Apple’s electronic desktop could change the way you think about computers
Reprinted from Personal Computing, issue 3/1983, pp. 84-184. Part 1 of the
article “New from Apple: Lisa and the IIe.”
With the introduction of Lisa, Apple Computer Inc. has significantly advanced the state of the
art of personal computers. The maverick Cupertino, California, firm has rethought what a personal
computer should be. Simply put, Apple invested $50 million to design a machine that makes computer
business applications a snap to learn and use. Sporting major innovations in hardware and software,
Lisa is destined to change the course of the microcomputer industry during the next decade.
Priced in the $7000-$10,000 range, Lisa is at the upper end of the personal computer market. Apple
has initially aimed Lisa squarely at Fortune 1000 companies, but the firm is also gearing up
to support the needs of small-business customers and professional firms. What’s more, Lisa also
affects the home computer user in that Apple intends to bring many of Lisa’s features down to
new versions of the Apple II and III and to incorporate them in less expensive products.
What is Lisa?
Unlike Apple, the name Lisa has a logical derivation going back to the early stages of
the machine’s development. It stands for Local Integrated Software Architecture. That engineering jargon
barely describes the finished product, however, and the acronym has little significance. Lisa is
just Lisa – a personal office system.
|You may put as many different documents on Lisa’s desktop as you wish. Shown here are documents created with Lisa Calc, Lisa Graph, Lisa Word [sic!], and Lisa List|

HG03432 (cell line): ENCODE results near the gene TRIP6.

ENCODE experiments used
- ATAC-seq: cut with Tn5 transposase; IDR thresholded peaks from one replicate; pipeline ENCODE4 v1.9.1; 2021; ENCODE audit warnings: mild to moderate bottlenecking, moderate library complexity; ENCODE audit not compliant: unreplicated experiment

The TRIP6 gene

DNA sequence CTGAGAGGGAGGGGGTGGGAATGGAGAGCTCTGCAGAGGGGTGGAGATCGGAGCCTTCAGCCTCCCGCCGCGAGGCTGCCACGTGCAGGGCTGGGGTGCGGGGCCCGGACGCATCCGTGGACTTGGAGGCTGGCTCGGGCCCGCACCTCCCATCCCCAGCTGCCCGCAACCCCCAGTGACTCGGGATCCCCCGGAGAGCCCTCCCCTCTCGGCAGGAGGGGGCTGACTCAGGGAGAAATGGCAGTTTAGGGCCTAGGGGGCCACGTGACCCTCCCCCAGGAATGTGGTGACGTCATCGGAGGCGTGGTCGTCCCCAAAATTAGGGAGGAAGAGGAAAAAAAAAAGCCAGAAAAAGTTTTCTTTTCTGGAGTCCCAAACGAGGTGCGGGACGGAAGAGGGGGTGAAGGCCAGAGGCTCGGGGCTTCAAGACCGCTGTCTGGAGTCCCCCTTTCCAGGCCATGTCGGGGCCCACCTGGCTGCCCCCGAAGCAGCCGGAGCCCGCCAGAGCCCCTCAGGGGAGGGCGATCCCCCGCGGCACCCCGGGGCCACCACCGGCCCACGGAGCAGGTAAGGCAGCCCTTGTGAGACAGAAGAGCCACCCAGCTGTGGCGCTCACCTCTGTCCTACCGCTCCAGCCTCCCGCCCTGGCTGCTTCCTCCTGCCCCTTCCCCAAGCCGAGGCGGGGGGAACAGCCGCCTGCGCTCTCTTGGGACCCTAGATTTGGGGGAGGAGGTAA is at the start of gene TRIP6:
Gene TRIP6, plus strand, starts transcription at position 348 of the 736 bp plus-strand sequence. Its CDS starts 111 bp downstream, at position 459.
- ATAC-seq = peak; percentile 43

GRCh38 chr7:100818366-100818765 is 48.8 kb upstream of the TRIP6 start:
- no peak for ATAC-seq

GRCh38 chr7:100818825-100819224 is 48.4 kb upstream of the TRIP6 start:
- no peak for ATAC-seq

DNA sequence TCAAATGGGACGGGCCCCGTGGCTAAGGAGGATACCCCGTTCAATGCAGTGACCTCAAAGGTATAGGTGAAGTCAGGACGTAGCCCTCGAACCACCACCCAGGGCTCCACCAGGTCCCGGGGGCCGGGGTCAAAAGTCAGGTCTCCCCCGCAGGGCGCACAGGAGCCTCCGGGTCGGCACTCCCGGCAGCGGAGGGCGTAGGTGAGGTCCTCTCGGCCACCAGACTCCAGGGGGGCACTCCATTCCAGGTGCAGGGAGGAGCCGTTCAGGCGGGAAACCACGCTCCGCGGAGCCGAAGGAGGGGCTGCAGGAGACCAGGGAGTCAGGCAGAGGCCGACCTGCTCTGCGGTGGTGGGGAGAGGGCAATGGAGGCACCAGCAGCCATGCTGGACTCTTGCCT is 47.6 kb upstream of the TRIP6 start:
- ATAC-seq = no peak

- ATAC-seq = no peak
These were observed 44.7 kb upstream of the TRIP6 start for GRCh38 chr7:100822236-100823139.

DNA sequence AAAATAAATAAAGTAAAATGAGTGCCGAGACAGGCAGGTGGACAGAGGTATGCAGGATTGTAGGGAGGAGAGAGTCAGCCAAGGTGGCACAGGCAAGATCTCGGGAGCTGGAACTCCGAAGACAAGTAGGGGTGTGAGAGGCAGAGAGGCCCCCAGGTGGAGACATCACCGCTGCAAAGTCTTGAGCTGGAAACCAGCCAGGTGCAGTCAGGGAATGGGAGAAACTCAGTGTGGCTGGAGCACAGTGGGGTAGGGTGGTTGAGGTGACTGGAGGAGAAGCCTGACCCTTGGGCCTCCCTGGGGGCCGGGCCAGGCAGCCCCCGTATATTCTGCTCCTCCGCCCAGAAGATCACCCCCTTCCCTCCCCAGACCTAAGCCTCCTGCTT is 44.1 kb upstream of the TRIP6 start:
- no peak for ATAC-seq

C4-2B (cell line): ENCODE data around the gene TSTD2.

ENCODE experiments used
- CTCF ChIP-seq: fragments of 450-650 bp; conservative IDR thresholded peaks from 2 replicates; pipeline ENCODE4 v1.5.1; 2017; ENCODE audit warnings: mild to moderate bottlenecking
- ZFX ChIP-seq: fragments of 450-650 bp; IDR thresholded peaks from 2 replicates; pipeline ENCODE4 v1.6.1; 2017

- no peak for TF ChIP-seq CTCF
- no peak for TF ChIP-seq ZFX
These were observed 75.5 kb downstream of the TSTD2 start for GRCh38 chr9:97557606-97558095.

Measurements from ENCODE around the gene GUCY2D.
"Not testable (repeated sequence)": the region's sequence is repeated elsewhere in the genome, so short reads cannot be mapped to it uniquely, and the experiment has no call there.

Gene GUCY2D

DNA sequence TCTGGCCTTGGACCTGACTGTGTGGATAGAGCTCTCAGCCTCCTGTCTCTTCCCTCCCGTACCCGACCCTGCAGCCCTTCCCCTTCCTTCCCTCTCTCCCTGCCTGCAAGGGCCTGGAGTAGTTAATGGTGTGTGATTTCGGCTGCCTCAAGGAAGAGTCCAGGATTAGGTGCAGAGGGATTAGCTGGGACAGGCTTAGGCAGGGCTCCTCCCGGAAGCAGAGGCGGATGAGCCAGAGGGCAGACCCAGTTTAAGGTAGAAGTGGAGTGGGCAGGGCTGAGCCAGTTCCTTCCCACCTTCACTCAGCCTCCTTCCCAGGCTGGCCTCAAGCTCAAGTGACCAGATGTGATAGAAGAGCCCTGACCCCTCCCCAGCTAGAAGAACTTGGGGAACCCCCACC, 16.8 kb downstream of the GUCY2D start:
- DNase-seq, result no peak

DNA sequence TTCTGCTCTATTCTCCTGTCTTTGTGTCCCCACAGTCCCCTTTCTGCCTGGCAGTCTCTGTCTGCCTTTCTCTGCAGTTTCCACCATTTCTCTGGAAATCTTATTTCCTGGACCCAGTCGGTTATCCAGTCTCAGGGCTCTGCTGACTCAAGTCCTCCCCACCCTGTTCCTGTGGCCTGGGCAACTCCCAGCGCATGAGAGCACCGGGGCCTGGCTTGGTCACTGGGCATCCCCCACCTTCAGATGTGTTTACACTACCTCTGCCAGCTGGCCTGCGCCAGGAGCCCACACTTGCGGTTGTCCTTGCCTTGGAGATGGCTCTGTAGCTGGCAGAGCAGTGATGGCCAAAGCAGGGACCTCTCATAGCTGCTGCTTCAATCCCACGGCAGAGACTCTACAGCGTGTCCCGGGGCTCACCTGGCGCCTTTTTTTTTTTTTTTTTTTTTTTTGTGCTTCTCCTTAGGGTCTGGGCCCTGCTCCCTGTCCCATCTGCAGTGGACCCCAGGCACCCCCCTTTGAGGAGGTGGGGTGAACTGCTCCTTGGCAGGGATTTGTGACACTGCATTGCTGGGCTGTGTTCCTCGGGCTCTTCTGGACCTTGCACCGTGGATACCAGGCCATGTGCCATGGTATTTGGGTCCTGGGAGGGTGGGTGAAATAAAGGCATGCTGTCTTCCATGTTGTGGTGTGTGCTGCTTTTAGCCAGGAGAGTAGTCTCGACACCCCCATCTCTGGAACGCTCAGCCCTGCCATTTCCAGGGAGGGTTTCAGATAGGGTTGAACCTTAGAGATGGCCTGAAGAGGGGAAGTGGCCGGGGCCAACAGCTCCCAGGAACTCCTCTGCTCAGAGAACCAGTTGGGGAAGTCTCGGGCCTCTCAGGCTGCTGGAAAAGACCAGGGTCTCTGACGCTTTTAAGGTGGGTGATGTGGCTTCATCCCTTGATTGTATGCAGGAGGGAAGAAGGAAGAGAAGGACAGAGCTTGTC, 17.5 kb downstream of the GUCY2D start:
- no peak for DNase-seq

To appreciate Lisa’s innovations, picture your office desk during a busy morning. You’re probably
juggling several projects, each with at least one associated document. Perhaps the documents are placed
in neat stacks around the edges of your desk with only the active file open in the center. Or,
depending on your work style, several files may be spread across the center of your desk, partially
overlapping each other. As you move from one project to another, you simply reach for a new file
folder. Often, you may be studying information from two or more file folders at once.
Lisa is the electronic equivalent of this often cluttered but nonetheless essential command post.
The machine offers features that correspond to all the paper shuffling and accounting activities you’re
used to doing manually, but the paper has been replaced by electronically produced images.
Before you can appreciate the powerful ideas embodied in Lisa, though, you’ll need at least a rough
idea of the physical machine. A more detailed description will follow later, but here is a basic rundown.
Three separate pieces comprise the basic system: the main console containing the screen and two
floppy-disk drives, a typewriter-style keyboard, and a palm-sized box called the mouse that is
the primary means of controlling Lisa (see Meet the mouse, page 102,
for background on this technology). The system is cooled by natural air flow (there is no built-in
fan), and the disk-drive motors are off except during disk input/output operations. As a result, Lisa
is silent during operation.
The video-display screen is your electronic desktop. Lisa’s software shows you icons (graphic
representations) of all documents and tools (programs) to process your work. For example, a
report is represented by the image of a sheet of paper and is identified with a title. Floppy-disk drives
are portrayed by miniature images of floppy disks. An area for deleted information appears as a trash can.
Many of the icons can be opened into windows, allowing you to view their contents. For example,
opening a disk icon gives you a complete view of all the documents and tools
stored on that disk. You may open several windows on the screen at once, and you can position the windows